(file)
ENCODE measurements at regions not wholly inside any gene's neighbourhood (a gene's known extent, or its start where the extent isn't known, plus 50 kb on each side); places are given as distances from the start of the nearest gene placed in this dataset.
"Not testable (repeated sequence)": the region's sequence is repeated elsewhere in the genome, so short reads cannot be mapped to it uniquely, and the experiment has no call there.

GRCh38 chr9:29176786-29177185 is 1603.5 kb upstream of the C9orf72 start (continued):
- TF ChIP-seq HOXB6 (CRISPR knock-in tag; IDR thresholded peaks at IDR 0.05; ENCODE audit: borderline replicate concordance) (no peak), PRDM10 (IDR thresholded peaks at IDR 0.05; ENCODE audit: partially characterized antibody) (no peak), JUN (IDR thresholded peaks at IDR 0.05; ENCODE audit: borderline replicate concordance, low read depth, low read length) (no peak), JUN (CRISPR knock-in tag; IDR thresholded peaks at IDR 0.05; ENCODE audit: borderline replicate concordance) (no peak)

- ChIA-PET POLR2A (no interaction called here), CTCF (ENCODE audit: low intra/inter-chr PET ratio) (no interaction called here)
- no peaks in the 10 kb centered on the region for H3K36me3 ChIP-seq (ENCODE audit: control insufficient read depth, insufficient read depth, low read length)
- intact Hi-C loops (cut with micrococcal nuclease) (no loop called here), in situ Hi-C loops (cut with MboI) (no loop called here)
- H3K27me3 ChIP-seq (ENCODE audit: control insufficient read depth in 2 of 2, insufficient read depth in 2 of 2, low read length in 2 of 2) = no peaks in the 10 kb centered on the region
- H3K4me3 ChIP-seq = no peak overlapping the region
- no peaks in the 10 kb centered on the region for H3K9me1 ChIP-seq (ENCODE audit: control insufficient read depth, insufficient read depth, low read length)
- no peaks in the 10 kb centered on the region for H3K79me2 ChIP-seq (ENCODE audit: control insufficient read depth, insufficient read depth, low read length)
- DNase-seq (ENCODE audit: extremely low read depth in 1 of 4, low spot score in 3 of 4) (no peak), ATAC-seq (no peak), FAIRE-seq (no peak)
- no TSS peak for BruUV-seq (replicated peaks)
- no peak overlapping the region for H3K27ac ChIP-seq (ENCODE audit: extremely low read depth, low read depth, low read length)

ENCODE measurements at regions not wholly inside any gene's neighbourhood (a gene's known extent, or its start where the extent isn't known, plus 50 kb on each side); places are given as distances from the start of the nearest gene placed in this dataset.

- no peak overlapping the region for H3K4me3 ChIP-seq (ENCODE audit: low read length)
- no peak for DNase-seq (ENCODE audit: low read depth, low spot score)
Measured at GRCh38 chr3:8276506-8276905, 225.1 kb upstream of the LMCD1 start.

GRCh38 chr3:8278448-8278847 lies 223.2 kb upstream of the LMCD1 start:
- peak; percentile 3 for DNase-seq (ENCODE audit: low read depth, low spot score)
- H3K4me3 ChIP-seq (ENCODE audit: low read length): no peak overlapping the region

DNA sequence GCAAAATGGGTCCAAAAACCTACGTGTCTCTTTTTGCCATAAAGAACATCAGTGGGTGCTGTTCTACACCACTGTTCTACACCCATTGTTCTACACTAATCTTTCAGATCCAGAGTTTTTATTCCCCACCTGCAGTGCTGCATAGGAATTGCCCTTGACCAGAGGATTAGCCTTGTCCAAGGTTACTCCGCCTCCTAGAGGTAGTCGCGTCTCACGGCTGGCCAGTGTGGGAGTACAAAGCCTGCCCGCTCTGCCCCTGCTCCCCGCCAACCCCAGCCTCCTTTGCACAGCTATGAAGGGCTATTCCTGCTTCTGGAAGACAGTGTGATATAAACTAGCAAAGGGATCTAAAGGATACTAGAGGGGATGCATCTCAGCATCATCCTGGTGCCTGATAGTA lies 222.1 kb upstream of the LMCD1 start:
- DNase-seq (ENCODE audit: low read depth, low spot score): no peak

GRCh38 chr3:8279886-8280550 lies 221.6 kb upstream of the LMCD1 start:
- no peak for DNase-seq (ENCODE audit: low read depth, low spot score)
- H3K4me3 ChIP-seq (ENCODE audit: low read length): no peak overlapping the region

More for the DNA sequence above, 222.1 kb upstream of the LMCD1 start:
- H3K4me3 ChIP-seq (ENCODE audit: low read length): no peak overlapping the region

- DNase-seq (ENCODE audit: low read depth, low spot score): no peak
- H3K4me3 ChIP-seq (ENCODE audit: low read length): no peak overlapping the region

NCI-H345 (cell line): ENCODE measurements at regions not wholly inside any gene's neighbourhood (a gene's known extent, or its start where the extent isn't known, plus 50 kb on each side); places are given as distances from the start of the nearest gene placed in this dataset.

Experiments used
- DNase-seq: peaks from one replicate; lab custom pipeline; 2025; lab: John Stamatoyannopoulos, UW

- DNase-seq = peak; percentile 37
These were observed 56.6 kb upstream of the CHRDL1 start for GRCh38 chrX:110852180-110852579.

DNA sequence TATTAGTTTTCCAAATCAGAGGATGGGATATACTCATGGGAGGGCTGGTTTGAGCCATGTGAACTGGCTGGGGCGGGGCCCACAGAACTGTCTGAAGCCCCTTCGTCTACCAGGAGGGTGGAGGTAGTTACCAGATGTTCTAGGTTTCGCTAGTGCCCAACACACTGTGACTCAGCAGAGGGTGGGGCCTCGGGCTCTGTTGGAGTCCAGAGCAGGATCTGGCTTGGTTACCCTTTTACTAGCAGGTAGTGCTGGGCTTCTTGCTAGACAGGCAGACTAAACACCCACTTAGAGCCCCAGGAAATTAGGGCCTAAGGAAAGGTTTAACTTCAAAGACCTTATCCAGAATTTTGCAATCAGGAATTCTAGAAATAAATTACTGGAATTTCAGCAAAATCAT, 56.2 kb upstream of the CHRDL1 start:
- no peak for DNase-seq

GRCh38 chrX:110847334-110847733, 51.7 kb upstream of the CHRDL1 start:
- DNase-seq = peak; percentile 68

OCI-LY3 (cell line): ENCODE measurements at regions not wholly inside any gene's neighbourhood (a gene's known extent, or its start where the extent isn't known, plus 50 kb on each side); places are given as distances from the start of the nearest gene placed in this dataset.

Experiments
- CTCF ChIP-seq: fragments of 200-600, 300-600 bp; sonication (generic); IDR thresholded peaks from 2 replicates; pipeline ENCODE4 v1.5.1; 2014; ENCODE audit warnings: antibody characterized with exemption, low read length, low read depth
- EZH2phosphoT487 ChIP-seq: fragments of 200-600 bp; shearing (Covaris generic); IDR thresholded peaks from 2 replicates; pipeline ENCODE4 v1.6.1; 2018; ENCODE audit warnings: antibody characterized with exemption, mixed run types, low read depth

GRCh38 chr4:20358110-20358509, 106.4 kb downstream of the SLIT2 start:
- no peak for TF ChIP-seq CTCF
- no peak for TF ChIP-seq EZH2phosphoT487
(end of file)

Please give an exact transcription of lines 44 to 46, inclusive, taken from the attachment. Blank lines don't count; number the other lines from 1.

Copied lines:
GRCh38 chr4:20358110-20358509, 106.4 kb downstream of the SLIT2 start:
- no peak for TF ChIP-seq CTCF
- no peak for TF ChIP-seq EZH2phosphoT487